The declared objectives of colonial Nyasaland’s legislation on the production and marketing of economic crops were to increase the quantity and improve the quality of the crops, and to stabilise the income of farmers through periods of price fluctuation. However, rather than promotion, restrictions were imposed on the number of African smallholder growers and their output by registration schemes, fixing producer prices, licensing buyers and exporters and establishing commodity boards, which often had exclusive responsibility for crop production and marketing. These restrictions did not apply to the production and marketing of the crops grown on European-owned estates. The use of marketing controls allowed the Nyasaland government to increase its revenues. By offering smallholders prices that were lower than the world market prices, the colonial state indirectly taxed the smallholders, extracting large parts of their profits. Market regulations were extended food crops after the Second World War, and by the mid-1950s marketing boards controlled the trade of most African small holder produce.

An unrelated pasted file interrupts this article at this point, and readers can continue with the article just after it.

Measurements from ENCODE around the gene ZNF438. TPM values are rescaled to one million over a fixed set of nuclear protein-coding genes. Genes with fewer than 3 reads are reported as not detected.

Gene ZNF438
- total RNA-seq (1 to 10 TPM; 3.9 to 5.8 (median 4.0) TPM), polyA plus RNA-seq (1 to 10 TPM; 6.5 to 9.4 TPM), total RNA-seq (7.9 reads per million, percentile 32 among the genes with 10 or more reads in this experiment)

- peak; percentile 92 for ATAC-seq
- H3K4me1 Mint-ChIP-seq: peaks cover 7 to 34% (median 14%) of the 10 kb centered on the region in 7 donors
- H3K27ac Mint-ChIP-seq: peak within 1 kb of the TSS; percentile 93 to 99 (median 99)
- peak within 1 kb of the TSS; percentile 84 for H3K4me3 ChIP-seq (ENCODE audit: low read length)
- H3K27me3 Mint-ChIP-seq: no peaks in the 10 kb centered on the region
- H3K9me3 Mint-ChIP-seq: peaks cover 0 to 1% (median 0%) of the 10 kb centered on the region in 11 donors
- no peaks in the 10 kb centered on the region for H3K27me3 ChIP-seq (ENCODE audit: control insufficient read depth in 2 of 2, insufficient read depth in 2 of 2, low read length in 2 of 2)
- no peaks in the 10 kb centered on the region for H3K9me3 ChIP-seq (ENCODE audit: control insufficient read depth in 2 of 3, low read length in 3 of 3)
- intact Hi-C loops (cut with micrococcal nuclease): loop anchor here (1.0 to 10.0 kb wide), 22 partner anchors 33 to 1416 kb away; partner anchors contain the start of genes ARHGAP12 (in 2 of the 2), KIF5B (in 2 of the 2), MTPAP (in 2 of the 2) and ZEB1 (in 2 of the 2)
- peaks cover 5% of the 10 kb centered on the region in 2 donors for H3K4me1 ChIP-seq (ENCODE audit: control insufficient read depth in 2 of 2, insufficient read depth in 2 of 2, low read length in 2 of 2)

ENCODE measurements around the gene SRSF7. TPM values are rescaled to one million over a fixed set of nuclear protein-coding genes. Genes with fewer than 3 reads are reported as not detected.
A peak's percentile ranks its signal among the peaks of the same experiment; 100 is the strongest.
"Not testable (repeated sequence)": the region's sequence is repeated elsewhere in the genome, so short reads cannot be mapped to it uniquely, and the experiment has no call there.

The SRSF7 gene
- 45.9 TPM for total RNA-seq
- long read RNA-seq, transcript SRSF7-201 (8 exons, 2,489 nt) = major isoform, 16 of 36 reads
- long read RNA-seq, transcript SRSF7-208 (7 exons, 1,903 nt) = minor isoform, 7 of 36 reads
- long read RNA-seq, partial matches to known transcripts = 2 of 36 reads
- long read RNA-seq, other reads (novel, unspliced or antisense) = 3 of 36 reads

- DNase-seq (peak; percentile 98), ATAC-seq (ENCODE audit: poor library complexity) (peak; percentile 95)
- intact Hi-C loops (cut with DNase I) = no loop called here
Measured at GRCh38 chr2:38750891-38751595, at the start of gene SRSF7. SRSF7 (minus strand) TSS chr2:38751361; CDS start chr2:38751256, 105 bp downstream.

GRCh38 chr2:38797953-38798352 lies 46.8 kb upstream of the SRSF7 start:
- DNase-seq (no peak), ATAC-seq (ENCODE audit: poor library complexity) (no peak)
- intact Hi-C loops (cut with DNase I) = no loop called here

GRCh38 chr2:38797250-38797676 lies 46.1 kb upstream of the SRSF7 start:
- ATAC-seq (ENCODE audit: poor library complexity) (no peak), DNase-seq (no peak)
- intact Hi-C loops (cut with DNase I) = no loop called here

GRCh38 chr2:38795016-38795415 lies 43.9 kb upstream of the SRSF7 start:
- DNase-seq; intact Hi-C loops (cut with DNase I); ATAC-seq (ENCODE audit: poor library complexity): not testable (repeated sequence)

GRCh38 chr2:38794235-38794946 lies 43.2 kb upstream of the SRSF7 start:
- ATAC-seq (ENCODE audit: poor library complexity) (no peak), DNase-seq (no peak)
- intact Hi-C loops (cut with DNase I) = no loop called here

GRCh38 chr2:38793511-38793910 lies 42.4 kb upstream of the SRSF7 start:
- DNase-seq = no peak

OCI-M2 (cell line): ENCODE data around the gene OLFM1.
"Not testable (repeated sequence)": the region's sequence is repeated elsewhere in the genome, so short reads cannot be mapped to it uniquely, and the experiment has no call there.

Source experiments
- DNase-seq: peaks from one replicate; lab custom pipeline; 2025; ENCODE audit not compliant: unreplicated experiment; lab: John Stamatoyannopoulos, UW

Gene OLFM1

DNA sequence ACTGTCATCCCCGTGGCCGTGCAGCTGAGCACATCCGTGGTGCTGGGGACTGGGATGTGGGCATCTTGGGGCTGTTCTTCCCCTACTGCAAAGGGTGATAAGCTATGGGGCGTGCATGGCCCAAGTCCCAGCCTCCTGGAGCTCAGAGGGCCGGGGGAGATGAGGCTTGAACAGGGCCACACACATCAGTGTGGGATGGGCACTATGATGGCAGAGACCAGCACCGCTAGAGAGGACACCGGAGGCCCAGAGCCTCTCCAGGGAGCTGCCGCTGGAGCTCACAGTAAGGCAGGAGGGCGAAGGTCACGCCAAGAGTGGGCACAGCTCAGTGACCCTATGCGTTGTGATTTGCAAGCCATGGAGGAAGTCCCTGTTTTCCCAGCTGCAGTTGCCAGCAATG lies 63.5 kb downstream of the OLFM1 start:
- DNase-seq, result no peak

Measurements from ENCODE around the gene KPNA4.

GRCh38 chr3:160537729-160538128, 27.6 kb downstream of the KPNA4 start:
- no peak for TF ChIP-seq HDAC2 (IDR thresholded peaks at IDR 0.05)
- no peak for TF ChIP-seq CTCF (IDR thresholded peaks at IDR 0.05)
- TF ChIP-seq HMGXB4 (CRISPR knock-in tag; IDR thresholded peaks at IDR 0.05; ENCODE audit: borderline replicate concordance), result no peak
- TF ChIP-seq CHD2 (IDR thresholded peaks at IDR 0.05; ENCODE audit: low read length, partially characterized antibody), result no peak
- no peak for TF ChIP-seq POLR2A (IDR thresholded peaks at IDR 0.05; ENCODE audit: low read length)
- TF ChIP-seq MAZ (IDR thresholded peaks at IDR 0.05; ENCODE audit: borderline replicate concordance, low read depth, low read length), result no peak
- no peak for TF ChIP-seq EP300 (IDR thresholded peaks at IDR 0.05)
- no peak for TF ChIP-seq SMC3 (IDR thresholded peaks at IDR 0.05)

Regulations introduced for Tobacco in 1926 and Cotton in 1934 required the registration of African peasant growers, and a Native Tobacco Board (later renamed the African Tobacco Board) was created. Settler demands for the regulation of the peasant tobacco and cotton sectors were partly motivated by fears that profitable smallholder farming could reduce the availability of cheap African labour for their estates. The formation of the Native Tobacco Board stimulated African production in the Central Region, but registered growers paid heavily for it. At first, the Board charged a levy of thirty pence a hundred pounds of tobacco, 10% of the price it paid growers. In 1930, this was raised to one third of the price paid to meet increased costs. In the Second World War and after the Board recovered its costs and underpaid growers, retaining between 25% and 35% of the auction prices obtained to meet costs equal to only 15% to 20% of those prices.